Color contrast is a big concern in accessible design. Webflow has built-in tools to help designers test where their contrast falls on the spectrum, which is essential for people who are colorblind. Similarly, for other visual disabilities, Webflow provides a blurry vision lens that helps designers test their fonts to ensure they’re readable at the chosen size.
Reading comprehension and page layout
Content should always be scanned by a writer to ensure readability and clarity for as wide of a user base as possible. How content is displayed can play a key role in conveying messages effectively. Webflow’s templates help designers signal what’s most important and ensure that information is placed logically for users to find. “This improves semantic flow,” said Mirela. “Styling should always follow a logical structural meaning.”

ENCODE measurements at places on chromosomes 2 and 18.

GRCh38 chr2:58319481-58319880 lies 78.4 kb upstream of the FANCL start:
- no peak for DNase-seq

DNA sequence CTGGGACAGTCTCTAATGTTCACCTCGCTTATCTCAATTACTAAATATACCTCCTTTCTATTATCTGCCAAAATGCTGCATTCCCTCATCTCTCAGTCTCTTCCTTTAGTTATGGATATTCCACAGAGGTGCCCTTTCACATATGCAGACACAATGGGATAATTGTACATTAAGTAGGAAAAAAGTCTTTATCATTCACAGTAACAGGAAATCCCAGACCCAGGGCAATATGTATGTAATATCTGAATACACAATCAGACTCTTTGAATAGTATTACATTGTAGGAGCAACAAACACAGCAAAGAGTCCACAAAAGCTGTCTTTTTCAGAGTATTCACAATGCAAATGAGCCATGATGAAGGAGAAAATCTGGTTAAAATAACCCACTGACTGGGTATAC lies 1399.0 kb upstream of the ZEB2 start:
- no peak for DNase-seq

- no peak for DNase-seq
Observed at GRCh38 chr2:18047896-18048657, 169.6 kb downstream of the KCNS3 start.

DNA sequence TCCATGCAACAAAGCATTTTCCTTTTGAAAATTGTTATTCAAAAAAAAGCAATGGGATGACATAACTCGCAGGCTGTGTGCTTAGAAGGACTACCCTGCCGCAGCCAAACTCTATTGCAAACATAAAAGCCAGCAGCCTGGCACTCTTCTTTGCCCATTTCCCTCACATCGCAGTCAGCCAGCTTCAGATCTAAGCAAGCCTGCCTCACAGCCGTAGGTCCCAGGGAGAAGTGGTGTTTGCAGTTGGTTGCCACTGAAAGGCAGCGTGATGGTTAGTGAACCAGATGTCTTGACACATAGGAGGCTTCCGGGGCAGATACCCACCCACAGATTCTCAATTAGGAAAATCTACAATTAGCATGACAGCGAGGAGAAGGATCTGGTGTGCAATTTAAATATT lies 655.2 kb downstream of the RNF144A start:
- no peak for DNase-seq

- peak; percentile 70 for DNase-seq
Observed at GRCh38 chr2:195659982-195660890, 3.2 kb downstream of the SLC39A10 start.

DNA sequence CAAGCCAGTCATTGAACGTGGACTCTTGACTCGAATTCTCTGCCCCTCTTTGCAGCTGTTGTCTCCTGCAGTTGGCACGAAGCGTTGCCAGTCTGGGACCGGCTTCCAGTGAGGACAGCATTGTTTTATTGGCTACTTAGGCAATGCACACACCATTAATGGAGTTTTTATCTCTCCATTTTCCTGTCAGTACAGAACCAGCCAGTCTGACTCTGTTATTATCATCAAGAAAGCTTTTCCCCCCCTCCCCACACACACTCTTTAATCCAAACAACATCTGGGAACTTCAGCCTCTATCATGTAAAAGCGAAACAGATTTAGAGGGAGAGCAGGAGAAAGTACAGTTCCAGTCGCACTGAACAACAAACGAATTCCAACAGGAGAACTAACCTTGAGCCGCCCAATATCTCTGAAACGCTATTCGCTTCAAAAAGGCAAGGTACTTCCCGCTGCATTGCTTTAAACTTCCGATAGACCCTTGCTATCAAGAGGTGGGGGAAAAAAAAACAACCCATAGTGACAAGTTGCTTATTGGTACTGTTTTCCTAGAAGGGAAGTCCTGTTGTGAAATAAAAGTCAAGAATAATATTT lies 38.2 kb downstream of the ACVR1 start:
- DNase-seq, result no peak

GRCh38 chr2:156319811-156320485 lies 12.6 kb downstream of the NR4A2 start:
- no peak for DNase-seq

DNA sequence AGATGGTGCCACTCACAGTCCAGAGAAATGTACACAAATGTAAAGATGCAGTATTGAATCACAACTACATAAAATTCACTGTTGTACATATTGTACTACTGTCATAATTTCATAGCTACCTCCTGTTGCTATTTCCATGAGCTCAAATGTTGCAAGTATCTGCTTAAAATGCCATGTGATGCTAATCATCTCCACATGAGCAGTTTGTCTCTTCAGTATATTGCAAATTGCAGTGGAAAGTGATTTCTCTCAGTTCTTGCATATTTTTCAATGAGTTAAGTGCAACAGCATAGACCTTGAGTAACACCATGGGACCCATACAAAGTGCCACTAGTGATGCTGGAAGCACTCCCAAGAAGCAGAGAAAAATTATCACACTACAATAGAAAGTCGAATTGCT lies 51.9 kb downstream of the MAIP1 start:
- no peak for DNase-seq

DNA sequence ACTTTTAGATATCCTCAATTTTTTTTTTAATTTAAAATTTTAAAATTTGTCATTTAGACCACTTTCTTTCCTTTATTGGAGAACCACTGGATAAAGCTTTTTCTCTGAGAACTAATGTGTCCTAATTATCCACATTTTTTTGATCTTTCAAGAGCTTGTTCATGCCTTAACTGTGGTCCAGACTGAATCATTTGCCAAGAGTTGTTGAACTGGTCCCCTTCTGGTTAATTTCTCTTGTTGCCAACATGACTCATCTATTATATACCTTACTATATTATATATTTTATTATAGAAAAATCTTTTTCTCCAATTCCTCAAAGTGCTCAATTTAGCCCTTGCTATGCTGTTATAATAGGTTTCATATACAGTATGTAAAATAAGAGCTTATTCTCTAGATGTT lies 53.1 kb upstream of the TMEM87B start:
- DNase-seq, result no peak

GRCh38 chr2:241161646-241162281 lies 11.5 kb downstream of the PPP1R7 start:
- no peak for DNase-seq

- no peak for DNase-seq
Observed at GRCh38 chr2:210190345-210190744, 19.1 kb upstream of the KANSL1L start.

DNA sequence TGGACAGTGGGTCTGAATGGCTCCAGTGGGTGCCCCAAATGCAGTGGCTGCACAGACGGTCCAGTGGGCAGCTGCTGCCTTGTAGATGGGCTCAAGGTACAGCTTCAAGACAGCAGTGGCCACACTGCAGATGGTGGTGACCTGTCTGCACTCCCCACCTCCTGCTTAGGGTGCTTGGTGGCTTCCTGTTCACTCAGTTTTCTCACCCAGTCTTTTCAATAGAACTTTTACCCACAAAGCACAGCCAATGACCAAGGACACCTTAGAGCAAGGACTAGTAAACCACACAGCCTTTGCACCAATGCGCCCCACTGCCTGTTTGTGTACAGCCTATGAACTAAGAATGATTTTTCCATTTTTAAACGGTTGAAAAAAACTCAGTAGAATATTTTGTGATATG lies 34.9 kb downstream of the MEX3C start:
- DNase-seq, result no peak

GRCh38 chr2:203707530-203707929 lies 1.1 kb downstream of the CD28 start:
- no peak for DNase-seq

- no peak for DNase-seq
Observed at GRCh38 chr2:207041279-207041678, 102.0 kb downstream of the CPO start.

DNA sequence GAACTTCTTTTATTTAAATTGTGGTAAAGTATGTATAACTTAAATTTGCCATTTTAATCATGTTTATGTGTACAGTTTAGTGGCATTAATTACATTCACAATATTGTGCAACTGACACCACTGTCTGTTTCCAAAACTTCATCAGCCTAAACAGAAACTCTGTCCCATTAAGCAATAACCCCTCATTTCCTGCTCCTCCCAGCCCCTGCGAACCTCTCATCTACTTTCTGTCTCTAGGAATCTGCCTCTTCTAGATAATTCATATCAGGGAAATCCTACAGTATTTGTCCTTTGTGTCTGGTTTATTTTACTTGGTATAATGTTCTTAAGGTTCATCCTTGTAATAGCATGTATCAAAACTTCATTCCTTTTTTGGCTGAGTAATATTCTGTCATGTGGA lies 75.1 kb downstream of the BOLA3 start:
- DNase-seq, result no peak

Not every issue of access is related to physical or mental ability. Access is also about optimizing all the ways that people might access your site, depending on the technology they have available to them. Webflow enables responsive design so mobile, tablet, and desktop versions of your site can be edited together with ease. “Mobile readiness is something I focus on quite heavily for my web performance,” said Carmia. “Coming from South Africa, I know not everyone has a desktop computer, so this is essential for the mobile-only users of the world.”
Create guidelines for your team
“There’s no such thing as building a 100% accessible website all the time,” said Mirela. That’s why it’s important for leaders to guide their teams, provide parameters and structure, and allow automated processes to help designers build accessible web experiences as easily as possible.